What countries do when they want to convert to a different money system is to announce, first, that they will accept payment of taxes in the new money.   They set exchange rates (floating exchange but not quite free-floating) so that it is just a few percent cheaper for citizens to pay in the new money than in the old.

Citizens seeking to save on taxes acquire the new coin on their own by international trade or by local enterprise if it can be mined or manufactured.  In doing so they will create demand for it, driving its price (hence value) up.

The government begins to acquire the new coinage as a result of collecting taxes.  Gradually they begin using it to pay some fraction of the debts they owe, again at a floating but not quite free-floating exchange rate, so they don't go broke.   They begin to reduce the production of the bills constituting the older monetary system, while carefully keeping demand for the old notes about sufficient to supply so as to avoid making sudden shock or implosion of old economy.  This is difficult; it is probably must be accomplished by having different departments of the government demand particular currency types for payment in a way that responds in a very carefully measured way responding to current supply of both money types. Finally old bills are mainly curiosities; the government ceases to print them or accept them, and those that remain acquire value as collectors items.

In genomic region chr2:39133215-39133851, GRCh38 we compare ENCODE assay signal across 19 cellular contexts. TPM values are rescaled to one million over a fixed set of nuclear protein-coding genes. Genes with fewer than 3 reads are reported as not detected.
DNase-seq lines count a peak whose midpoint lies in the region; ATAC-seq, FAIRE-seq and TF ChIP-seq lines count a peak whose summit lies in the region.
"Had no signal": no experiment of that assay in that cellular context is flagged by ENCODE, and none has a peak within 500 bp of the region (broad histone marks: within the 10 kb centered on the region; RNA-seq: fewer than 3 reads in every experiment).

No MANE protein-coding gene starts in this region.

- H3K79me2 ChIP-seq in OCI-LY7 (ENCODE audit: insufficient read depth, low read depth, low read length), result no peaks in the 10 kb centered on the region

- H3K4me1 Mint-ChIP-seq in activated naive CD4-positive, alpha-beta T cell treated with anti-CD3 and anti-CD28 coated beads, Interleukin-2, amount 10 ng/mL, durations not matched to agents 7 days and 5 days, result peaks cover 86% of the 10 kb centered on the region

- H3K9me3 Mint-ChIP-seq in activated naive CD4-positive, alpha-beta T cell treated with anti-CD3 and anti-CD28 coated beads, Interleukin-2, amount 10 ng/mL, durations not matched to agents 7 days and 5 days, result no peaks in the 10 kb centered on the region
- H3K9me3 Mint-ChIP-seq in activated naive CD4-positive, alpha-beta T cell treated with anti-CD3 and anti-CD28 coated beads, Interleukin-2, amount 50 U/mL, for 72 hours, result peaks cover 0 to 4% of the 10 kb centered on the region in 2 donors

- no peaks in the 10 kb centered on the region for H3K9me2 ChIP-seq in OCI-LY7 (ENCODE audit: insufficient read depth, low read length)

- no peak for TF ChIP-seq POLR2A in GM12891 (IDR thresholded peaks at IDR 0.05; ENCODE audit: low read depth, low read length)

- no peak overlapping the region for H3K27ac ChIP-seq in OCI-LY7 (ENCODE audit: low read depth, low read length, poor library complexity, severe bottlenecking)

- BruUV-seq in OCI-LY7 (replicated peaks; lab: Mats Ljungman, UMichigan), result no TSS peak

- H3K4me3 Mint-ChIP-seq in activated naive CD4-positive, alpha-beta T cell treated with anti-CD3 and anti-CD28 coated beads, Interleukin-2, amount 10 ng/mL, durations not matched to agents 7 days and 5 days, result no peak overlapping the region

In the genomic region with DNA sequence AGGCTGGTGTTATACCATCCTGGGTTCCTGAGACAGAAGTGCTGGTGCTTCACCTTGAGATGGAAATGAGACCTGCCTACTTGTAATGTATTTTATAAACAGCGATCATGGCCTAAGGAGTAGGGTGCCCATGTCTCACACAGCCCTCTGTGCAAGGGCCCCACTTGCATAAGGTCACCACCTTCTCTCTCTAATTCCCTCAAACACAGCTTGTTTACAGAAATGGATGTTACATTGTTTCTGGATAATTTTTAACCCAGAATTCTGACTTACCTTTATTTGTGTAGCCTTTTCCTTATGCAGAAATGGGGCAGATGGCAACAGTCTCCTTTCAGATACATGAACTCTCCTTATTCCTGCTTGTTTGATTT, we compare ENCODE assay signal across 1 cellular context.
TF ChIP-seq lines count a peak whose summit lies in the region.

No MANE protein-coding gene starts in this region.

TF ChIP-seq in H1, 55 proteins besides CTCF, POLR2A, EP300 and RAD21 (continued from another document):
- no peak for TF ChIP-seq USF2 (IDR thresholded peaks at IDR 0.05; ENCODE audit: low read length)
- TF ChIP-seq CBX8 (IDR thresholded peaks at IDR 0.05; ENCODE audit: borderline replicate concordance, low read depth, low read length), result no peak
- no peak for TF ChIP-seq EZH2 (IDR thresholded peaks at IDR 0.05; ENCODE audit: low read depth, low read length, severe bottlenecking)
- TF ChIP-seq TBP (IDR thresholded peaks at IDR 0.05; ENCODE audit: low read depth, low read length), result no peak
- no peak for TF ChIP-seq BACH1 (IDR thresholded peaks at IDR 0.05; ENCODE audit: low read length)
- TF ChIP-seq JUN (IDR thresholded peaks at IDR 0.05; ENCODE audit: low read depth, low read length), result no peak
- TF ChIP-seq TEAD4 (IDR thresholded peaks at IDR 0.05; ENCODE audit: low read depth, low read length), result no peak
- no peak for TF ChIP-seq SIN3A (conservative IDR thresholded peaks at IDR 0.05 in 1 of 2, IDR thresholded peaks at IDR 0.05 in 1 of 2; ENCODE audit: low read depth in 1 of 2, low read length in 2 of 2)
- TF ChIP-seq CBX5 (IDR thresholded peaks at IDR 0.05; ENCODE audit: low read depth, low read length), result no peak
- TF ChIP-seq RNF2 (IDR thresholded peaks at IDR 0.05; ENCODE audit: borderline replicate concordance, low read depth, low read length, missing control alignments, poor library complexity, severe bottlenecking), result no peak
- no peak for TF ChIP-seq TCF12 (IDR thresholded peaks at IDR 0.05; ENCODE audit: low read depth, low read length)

Above process works for anything.  Doesn't have to be something people were thinking of as money at start.

Bitcoin owing to its small and highly inflexible supply would make this very difficult.  Its adoption by any national economy would require deflating it by thousands of percent, creating speculative firestorm that would further complicate process. 

Currency conversion is difficult enough when adopting widely-used money of powerful neighbor state which speaks for volume of a large economy, has high availability and denominates already sufficient value that it won't be noticeably affected when you start using.  But when your use would multiply value for which a very limited supply of money must trade by a factor of hundreds,  is very nearly impossible.  To do so would make the exchange market too unstable during the transition, and cause too many people to lose too much. 

Short version, they won't do it.  Far better from their POV to simply use protocol, create their own cryptocurrency with big enough premine to allow them to bring coins into circulation at a rate that permits control of the exchanges to avoid ridiculous speculative bubbles. 

Also Bitcoin as such is not suitable for a national economy.  No one has any incentive to invest Bitcoin in any productive business, because in Bitcoin economy, with constant finite money supply, an investor can always do at least as good as an average business - with no risk - by simply sitting on money instead.  So there is no rational investment in anything.  This makes it completely impossible to build businesses or infrastructure without nominal 5% inflation rate or so.  Mild inflation is sort of a tax on letting wealth lie around being useless to everyone.